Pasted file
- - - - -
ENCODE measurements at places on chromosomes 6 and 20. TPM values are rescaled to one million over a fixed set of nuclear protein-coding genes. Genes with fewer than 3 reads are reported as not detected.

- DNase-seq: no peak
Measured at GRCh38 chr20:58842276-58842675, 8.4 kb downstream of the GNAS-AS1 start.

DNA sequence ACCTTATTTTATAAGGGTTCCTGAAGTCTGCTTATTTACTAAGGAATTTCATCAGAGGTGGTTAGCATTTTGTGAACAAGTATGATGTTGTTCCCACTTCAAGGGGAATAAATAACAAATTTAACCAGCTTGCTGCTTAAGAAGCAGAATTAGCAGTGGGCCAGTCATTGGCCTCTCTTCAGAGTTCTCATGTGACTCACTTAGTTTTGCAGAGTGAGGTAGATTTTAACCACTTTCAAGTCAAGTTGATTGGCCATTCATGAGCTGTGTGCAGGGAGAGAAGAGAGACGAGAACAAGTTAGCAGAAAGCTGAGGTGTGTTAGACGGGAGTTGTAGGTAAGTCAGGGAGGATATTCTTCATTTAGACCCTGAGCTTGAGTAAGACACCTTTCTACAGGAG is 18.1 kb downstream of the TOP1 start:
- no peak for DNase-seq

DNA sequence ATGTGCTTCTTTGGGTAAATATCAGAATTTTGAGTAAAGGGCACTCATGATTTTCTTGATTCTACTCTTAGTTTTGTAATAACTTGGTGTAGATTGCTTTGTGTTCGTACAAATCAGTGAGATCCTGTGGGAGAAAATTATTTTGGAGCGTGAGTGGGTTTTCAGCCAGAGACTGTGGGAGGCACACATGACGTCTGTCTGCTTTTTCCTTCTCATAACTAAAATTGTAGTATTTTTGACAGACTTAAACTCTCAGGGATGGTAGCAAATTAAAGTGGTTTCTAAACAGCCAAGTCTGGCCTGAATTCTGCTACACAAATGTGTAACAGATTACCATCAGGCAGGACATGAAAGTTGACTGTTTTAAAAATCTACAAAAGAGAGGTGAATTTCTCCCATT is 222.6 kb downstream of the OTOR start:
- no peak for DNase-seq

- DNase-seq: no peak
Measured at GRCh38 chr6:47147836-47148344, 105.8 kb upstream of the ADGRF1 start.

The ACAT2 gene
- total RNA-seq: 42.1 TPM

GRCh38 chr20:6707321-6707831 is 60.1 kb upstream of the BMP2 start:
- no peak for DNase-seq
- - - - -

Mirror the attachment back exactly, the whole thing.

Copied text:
ENCODE measurements at places on chromosomes 6 and 20. TPM values are rescaled to one million over a fixed set of nuclear protein-coding genes. Genes with fewer than 3 reads are reported as not detected.

- DNase-seq: no peak
Measured at GRCh38 chr20:58842276-58842675, 8.4 kb downstream of the GNAS-AS1 start.

DNA sequence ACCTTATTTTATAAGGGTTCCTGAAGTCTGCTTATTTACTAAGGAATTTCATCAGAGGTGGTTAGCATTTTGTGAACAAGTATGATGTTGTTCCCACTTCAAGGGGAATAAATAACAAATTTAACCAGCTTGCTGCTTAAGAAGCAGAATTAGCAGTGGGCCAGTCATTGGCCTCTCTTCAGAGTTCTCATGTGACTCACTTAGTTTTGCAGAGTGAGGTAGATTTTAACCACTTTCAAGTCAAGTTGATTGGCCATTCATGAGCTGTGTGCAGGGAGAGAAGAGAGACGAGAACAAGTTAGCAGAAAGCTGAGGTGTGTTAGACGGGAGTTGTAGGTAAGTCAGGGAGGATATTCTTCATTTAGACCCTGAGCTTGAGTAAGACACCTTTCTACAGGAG is 18.1 kb downstream of the TOP1 start:
- no peak for DNase-seq

DNA sequence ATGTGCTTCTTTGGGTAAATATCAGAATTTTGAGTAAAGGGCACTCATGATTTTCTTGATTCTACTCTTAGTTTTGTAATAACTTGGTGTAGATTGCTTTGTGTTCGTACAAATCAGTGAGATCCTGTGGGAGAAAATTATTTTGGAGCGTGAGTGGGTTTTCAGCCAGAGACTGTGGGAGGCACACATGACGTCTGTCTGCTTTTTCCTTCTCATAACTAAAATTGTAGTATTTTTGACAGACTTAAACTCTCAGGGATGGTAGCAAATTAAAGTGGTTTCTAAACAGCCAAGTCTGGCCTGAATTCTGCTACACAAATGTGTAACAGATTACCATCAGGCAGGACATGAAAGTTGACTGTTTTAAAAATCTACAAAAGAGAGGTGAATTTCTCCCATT is 222.6 kb downstream of the OTOR start:
- no peak for DNase-seq

- DNase-seq: no peak
Measured at GRCh38 chr6:47147836-47148344, 105.8 kb upstream of the ADGRF1 start.

The ACAT2 gene
- total RNA-seq: 42.1 TPM

GRCh38 chr20:6707321-6707831 is 60.1 kb upstream of the BMP2 start:
- no peak for DNase-seq